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Friday, 5 October, 2001, 13:44 GMT 14:44 UK
Rwandans back people's courts
President Paul Kageme of Rwanda
Kagame (left) admits the system may not be perfect
By Helen Vesperini in Kigali

Voting for new judges for traditional courts in Rwanda has entered the second day on Friday following an enthusiastic response on the opening day.

Schools and offices were closed and there was virtually no traffic on the road as Rwandans from all walks of life choose fellow citizens as judges in the gacaca court system.

Judges at the Rwanda Genocide Tribunal in Arusha
The international tribunal has crawled along at a snail's pace

Gacaca, means justice on the grass.

The 260,000 men and women being elected will be sent to various panels, trained and given the power to judge all but the most serious genocide cases.

Rwanda's prisons have overflowed with suspected killers awaiting trial, since the 1994 genocide when hundreds of thousands of Tutsis and moderate Hutus were killed.


Now, through gacaca the government is trying to bring to justice the estimated 115,000 genocide suspects cramming the country's prisons.

It is also trying to foster national reconciliation between killers and the families of victims.

The voting is due to end on Sunday when it is expected that five levels of judges will have been elected to try the various categories of cases.

But Rwandans from across the social spectrum say they can see that this grassroots system of bringing people to justice has its shortcomings.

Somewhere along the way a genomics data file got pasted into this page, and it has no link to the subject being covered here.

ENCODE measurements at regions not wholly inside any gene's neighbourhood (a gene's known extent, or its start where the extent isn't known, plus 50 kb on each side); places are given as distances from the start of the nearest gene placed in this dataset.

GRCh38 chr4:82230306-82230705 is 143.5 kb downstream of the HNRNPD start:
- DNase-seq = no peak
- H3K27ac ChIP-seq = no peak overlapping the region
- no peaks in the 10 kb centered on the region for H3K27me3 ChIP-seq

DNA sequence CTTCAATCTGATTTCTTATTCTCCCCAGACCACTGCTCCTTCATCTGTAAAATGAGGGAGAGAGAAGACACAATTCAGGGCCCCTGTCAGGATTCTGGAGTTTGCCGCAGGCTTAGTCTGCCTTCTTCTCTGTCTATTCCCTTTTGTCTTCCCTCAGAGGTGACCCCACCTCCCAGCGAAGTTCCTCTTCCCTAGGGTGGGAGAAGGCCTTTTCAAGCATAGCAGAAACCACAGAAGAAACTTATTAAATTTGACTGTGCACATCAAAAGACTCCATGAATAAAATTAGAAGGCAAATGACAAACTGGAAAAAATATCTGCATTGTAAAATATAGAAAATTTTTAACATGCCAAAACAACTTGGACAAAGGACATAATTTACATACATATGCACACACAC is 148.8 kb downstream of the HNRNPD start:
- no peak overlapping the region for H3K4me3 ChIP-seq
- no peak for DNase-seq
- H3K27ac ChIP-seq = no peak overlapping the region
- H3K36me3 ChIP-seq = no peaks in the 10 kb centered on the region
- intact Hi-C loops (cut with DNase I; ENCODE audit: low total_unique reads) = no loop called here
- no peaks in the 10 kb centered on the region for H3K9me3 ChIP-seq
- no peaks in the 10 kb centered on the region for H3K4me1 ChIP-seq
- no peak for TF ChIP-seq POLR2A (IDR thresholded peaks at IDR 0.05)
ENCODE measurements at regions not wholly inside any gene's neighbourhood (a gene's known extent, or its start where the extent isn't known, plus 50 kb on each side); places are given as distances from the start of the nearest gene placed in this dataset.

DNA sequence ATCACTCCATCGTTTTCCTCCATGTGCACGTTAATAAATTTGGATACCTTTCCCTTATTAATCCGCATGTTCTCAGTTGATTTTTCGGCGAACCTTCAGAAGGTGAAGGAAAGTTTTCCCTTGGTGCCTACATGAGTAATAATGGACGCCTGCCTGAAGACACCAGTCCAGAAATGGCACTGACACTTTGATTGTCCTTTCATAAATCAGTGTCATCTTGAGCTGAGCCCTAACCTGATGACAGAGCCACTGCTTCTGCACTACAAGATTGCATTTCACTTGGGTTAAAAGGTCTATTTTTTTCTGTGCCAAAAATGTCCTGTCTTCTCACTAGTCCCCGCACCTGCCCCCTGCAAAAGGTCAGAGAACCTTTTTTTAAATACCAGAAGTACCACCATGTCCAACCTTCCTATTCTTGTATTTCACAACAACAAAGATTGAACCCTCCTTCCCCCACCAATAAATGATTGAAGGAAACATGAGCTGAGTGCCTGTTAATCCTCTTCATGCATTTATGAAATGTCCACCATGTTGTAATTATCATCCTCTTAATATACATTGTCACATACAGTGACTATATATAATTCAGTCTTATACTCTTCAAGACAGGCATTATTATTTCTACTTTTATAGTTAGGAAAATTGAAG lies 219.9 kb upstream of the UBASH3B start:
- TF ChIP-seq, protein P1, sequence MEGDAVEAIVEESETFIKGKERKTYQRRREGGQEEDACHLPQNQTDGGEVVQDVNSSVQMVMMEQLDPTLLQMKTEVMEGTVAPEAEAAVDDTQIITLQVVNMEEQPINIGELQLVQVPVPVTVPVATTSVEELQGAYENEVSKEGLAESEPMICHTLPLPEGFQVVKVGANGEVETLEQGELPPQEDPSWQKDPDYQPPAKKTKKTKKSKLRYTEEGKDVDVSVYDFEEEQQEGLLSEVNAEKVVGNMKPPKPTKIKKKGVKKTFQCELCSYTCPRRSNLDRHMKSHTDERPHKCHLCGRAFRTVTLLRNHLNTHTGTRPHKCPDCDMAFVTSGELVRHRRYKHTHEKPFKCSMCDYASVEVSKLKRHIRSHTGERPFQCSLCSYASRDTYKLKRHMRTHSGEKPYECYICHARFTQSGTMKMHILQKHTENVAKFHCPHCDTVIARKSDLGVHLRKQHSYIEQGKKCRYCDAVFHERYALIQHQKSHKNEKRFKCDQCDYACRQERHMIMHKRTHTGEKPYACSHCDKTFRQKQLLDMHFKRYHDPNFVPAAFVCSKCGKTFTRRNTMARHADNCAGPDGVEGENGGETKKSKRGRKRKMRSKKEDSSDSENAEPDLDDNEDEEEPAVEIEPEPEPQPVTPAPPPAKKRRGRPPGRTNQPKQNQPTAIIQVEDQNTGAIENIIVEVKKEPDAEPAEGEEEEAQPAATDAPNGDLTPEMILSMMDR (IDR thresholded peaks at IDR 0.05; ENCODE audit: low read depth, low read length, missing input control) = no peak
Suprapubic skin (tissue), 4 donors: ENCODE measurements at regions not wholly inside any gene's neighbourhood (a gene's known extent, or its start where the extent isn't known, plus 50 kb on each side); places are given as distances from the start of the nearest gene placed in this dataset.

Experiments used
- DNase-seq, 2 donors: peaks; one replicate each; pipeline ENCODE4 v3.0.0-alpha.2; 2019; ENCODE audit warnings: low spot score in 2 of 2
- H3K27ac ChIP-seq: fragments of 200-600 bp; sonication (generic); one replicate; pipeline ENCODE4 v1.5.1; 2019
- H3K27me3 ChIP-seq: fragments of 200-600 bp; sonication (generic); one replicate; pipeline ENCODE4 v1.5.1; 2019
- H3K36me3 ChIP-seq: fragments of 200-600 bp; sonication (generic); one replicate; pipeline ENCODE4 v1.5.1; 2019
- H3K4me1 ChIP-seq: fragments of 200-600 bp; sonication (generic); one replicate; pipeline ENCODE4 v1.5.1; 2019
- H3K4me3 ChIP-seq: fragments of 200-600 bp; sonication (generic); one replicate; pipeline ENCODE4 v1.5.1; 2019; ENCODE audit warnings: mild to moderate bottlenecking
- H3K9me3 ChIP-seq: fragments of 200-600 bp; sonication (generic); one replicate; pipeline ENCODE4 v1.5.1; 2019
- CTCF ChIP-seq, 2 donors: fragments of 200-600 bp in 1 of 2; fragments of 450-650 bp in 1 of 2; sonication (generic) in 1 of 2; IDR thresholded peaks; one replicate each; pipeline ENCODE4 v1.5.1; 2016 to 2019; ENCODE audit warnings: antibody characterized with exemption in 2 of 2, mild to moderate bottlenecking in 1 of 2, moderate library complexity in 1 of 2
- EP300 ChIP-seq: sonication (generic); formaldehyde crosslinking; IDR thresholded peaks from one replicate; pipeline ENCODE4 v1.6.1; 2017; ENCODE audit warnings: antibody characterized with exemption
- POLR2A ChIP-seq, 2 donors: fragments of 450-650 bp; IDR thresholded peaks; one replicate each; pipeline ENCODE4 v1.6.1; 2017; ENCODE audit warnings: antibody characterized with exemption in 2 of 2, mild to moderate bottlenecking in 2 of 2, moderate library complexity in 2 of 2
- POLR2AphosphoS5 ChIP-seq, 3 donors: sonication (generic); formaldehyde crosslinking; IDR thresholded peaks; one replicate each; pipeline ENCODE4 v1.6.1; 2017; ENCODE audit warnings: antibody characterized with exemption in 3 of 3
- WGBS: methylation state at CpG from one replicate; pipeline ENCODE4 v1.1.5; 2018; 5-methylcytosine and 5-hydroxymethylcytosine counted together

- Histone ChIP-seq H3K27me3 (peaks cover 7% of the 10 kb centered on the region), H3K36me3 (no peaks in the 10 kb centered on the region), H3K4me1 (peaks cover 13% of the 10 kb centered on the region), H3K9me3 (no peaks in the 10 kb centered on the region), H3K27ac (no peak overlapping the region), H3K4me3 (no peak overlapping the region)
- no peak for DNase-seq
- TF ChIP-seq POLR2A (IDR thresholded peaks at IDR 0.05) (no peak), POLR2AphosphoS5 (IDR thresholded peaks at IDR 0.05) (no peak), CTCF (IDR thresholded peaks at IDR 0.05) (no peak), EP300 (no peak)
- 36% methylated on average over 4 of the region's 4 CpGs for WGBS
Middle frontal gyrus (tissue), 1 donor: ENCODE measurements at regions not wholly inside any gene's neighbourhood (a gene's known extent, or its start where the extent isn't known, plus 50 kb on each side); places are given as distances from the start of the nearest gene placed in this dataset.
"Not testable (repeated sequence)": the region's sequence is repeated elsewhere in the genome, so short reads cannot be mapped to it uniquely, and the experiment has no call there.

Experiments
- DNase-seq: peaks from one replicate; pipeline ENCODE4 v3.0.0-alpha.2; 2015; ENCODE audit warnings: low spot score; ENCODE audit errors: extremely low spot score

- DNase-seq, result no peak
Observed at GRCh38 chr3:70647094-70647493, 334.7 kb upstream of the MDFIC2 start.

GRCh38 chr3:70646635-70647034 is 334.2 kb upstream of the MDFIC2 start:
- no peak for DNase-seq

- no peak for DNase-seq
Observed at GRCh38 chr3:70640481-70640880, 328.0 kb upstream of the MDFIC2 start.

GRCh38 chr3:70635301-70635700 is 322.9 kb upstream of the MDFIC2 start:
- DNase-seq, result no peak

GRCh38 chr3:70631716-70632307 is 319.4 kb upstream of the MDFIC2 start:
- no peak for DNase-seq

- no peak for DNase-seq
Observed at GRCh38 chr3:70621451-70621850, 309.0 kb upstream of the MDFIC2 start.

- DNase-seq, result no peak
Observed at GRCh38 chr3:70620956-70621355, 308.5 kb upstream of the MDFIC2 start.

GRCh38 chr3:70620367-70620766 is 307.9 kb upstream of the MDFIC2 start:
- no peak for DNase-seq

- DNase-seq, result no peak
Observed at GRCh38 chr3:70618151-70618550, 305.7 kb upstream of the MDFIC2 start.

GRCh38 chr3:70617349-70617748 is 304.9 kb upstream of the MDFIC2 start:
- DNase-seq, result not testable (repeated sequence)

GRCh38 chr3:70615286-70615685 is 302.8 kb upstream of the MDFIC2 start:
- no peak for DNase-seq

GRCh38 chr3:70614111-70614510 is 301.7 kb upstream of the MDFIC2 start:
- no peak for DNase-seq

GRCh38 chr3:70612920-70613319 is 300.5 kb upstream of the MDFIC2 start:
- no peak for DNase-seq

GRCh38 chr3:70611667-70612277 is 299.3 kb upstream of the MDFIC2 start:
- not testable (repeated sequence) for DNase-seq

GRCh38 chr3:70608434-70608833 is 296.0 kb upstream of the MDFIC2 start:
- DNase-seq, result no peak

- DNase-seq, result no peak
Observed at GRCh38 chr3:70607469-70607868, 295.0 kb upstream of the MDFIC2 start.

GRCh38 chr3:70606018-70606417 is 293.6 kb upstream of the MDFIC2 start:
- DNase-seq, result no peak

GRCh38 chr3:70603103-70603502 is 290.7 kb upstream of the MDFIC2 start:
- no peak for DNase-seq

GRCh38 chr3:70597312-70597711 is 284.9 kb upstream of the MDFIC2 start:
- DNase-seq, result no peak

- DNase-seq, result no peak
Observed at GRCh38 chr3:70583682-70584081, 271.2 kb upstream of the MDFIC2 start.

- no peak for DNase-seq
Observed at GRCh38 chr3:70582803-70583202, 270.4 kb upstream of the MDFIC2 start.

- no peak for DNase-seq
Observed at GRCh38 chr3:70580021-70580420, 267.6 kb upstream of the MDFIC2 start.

President Paul Kagame himself admits this to be the case.

International standards

" The flaw is that we are putting so much in the hands of the public. People have criticised that in terms of otherwise expected international standards of carrying out justice."

"But here, (Rwanda) really, nothing necessarily goes according to the so-called international standards".

A group of returning Rwandans with a BBC crew
The impact of the genocide is still felt in evey community

Mr Kagame said that with all its problems gacaca offers the best alternative for the country's current situation where tens of thousands of genocide suspects risk being in jail without trial for centuries.

He called for the situation in Rwanda to be "weighed against a different scale altogether because we are dealing with all sorts of things of unimaginable proportions".


Most people seemed to have a reasonable idea of what was expected of them at the voting station but some had only a vague idea of the scope and limitations of the gacaca courts.

Ordinary Rwandans and human rights groups alike are worried that people won't actually tell the truth before the gacaca courts for fear of reprisals.

But they are conscious that without gacaca, tens of thousands of genocide suspects risk dying in jail before their cases are heard.

Antoine Mugesera, the chairman of the genocide survivors' association, Ibuka, reckons that even if one quarter of the truth of what happened in 1994 could come out in gacaca, it would be a big step forward.

The people of Rwanda for the most part think gacaca should certainly be given a chance.

See also:

03 Sep 01 | Africa
Annan meeting rebels in Kisangani
02 Sep 01 | Africa
Annan preaches peace in DR Congo
03 Aug 01 | Africa
Rwanda 'crushes' Hutu rebels
09 Oct 01 | Europe
Rwanda nuns guilty of genocide
17 Jul 00 | Africa
Rwanda counts its dead
22 Jan 00 | Africa
Rwanda updates genocide list
04 Oct 01 | Africa
Rwanda speeds up genocide trials
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